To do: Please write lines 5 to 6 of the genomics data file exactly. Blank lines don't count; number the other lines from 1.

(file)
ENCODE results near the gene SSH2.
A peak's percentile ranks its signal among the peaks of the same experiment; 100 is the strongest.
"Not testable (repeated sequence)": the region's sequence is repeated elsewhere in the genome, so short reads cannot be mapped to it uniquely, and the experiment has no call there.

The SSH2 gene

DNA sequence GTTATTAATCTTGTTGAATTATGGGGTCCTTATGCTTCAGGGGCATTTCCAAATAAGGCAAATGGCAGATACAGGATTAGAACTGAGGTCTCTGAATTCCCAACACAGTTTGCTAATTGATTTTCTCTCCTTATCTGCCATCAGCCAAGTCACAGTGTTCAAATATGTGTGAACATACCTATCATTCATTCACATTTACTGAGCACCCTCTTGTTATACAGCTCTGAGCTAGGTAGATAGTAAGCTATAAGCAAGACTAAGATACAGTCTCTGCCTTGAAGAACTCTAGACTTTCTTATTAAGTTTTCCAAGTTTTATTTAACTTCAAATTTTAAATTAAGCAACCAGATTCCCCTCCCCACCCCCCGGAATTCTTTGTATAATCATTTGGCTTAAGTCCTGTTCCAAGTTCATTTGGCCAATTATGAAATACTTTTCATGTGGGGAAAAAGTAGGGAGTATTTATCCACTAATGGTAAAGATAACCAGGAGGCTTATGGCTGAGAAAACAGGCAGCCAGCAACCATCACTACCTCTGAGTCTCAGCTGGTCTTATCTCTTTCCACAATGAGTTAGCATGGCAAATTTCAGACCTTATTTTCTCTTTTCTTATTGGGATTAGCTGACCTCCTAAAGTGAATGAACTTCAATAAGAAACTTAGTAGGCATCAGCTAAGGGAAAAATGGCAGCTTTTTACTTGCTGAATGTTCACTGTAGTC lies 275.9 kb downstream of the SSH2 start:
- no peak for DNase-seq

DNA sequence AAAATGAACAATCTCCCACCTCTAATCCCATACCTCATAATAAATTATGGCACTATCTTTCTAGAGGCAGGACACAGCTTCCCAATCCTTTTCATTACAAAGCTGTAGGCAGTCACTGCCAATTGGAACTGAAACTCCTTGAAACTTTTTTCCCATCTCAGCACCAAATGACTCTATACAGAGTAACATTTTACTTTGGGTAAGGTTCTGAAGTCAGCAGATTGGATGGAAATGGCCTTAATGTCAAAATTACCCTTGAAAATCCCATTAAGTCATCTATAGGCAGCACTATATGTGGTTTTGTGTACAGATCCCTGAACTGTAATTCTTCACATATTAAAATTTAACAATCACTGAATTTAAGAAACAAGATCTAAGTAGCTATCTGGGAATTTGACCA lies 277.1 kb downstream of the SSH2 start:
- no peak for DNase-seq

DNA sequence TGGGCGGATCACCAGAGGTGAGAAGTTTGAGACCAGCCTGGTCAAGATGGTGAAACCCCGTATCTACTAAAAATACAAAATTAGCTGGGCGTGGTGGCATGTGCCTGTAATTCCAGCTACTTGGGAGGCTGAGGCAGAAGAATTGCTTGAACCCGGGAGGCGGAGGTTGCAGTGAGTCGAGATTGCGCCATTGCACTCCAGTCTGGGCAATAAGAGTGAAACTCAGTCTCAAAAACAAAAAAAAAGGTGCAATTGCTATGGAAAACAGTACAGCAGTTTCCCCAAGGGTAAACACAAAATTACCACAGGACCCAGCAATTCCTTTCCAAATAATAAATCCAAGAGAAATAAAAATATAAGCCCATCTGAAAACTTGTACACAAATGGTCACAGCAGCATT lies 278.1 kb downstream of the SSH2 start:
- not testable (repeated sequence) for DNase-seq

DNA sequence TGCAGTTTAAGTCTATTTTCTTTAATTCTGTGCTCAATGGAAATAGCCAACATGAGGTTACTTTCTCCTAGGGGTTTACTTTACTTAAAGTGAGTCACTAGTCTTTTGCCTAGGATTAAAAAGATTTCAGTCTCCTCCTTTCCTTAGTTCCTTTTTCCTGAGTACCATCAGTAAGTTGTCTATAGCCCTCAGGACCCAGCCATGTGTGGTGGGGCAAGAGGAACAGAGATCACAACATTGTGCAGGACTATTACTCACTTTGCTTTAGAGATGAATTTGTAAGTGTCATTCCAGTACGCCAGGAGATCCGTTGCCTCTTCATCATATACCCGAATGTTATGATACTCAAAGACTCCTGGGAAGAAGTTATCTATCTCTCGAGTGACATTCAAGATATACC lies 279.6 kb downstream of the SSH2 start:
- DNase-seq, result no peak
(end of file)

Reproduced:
DNA sequence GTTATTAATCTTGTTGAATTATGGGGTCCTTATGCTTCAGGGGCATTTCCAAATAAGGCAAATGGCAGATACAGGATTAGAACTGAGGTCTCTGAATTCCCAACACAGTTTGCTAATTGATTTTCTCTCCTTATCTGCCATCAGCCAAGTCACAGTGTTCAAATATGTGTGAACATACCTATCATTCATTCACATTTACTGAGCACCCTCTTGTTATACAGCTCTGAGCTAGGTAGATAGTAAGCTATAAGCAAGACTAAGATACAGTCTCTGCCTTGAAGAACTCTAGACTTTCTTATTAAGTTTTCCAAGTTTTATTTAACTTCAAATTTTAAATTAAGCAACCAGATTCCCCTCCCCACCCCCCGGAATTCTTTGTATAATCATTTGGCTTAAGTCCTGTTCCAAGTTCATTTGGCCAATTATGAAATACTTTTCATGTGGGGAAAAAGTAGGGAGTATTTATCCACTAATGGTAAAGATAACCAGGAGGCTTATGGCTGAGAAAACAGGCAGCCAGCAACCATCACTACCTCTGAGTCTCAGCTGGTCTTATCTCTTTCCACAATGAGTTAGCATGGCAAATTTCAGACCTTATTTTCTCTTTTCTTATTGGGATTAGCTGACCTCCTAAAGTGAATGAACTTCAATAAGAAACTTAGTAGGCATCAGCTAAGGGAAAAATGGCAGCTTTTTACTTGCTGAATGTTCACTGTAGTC lies 275.9 kb downstream of the SSH2 start:
- no peak for DNase-seq